Critical switch

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  1. It does very little to the immersion for me. The gloves are of varying shapes and sizes, and as I already mentioned, some of them are mittens. It's not just about textures. You'd have to actually model the gloves for first person view and then you'd need to adjust animations. And then someone would have to figure out what to do with mittens, since there's no way you're going to animate them correctly. If anything is immersion breaking, it would be the fact that you can shoot without loosing the benefit of gloves (since unless you're wearing thin ones, they would likely not fit into the trigger guard).
  2. I fully agree with this and having played the game sporadically since Early Access, I'm a little frustrated that some form of primitive fire-starting method has not been implemented to this day. Magnifying glass is very annoying to deal with (especially since you need to start a fire outside, then carry it home) and you're still unable to start a fire from embers (which can realistically remain hot enough for 6+ hours), so if you're cooking before sleeping and want to make tea or coffee in the morning, you've gotta start a new fire.
  3. IRL you don't pop a pill and walk right after a sprain. I've had sprains that lasted a week and greatly affected my walking pace. Consider all the ways you move around the map - running around in snow, walking up and down snowy hills, walking on some pretty steep slopes, and in some cases going down some outright impossible passages. To be realistic, there would have to be stuff such as chance to slide down a hill while going any direction, chance trip while running down a hill (and potentially hurt yourself if you're carrying a weapon or if there are rocks in the way, damage any equipment you're carrying or even loose consciousness if you hit your head in the fall ), chance to trip on railway tracks and more. In light of that, a mere chance to get a sprain affliction isn't as bad.
  4. I just gave an example, although looking at it now, sleeping in longer segments helps. I sometimes forget to drink before sleep, especially in situations where I drank about half a minute ago in real time, so I favour sleeping in short segments. Oh and also, there are ways of increasing tiredness relatively fast, so you can sneak in extra hours of sleep.
  5. I agree that there should be an option in survival to turn it on, as well as an option for campaign to turn it off. As RossBondReturns noted, navigating the region is a pretty significant part of the gameplay and some of the most tense situations I've gotten into happened either during a storm or a mist, where I'd completely loose track of where I am. It's a feature that completely changes the way you play and I think the game would suit a wider variety of players if it did give this option.
  6. I get what you mean. It may seem really weird and when I was starting to play, I would panic about my gloves being gone, until I got used to it. Some (if not most) gloves in the game are not be suitable for handling weapons (most obviously mittens). More importantly, they'd have to make a separate model of hands for every single glove in the game, and also adjust all animations accordingly to prevent clipping with handled objects. Too much work with too little effect.
  7. The problem is that under normal circumstances, you'll eat at least once a day, so you'd still get no effects of long-term starvation. Hydration can be tedious enough as is, especially when you're at base crafting/researching and cooking. It's easy to lose track of it because of how quickly does in-game time progress. And nothing is stopping you from sleeping in segments (sleep 5 hours, drink, sleep another 5 hours). Also regarding food - it's funny how when you get parasites, you can eat wolf and bear meat as much as you please, it will not worsen your condition. Perfect excuse to just sit back and consume the stockpiles of wolves that keep throwing themselves at me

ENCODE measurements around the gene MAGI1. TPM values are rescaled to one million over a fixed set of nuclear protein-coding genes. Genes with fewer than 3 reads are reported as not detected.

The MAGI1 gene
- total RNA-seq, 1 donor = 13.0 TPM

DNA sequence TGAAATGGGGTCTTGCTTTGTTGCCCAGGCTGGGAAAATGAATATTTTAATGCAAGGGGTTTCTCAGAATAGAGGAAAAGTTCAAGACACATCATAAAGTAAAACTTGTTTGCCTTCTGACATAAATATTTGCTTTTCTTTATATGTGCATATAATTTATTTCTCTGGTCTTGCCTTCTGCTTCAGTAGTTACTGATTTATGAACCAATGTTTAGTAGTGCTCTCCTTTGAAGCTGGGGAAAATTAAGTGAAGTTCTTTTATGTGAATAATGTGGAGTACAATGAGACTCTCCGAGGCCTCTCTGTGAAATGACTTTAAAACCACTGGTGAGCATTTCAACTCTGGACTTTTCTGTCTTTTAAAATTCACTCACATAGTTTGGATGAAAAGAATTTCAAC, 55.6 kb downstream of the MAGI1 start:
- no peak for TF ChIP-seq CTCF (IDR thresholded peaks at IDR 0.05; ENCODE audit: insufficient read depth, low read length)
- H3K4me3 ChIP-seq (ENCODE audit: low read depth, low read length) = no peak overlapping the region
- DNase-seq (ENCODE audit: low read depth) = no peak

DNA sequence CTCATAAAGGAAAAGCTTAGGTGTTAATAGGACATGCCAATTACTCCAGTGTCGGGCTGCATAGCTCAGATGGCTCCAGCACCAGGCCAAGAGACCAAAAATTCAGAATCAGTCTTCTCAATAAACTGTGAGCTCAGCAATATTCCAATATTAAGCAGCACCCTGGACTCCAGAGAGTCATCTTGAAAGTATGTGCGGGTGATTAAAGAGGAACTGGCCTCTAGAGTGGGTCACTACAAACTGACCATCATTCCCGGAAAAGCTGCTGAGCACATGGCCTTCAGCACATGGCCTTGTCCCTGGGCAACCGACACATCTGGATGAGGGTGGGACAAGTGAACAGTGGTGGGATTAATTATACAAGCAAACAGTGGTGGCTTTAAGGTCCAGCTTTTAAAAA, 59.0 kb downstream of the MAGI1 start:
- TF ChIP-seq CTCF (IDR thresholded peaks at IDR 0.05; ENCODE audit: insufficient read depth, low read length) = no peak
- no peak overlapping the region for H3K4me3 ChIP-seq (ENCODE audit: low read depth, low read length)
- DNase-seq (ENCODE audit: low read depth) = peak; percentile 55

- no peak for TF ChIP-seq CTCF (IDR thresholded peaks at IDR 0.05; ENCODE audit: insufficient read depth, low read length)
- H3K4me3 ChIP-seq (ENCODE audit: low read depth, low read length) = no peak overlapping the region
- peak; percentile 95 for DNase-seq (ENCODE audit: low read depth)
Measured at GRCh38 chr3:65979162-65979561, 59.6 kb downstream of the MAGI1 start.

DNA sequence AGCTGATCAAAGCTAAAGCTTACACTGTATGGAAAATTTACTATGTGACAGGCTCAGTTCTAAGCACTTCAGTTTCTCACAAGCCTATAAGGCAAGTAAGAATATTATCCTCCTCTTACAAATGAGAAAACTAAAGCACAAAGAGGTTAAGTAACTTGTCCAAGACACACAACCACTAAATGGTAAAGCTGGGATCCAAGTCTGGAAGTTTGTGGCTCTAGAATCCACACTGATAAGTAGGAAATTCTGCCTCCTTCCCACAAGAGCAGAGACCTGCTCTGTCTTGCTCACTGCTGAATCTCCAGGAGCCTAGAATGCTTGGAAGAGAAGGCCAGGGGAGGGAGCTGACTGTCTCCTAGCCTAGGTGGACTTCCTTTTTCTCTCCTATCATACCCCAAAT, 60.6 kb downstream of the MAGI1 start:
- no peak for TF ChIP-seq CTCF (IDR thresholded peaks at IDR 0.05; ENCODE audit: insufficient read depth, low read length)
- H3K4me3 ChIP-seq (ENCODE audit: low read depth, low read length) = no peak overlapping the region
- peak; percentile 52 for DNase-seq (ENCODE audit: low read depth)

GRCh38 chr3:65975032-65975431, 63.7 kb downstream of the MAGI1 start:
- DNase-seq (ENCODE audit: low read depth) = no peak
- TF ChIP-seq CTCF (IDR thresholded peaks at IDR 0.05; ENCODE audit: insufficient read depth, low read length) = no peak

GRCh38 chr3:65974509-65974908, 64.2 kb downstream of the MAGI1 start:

8. Thinking about it, three stats could be confusing, but having two might be fine. Yes, other games do hunger, but the penalties for starving are usually just complementing the gameplay (for example forcing you to go hunting) and are way too harsh to make sense in TLD, where getting edible food is more difficult than in most other games. The way I see it, TLD is a simplified reflection of real life problems in survival situations. The amount of time you can go without food in real life is actually very long, much longer than the game could possibly reflect, but at the same time, in real life you definitely want to eat regularly if you're in a survival situation. You cannot make a realistic diet mechanics in a game, that would be more complex than the entirety of the current game. Again, the main point isn't just to add on complexity, but to give an incentive to eat, hunt, cook, look for other sources of food, and maintain constant intake of food. The way you could think of it, calories are a currency that allow you to do stuff. If you have no calories, you can still do all that stuff and you're doing it for free. It's like going to the store and getting whatever you put in your cart for free because you forgot your wallet. Man, I would definitely forget my wallet every time. Basically, it works the same in the game. Why would I eat in the morning and waste calories from food, when I can just keep them in my inventory and do everything for free? Instead of spending time getting food, I can focus on gear and exploration. 1% of health every hour is a very low penalty (but increasing the penalty alone would not make sense/would not reflect real life). You just eat a little before you sleep, regain lost health, and all is well. This also makes the risk of parasites affliction a non-issue because by the time you're in need of eating, the affliction is healed.
  9. Oh wow! Thanks, that makes a lot of sense and in retrospect I think it did happen while walking on sloped terrain. And yeah, I managed to sprain my wrist twice in the past two days just by walking.
  10. Realistically, people sprain their ankle while getting out of bed. All it takes is one wrong step.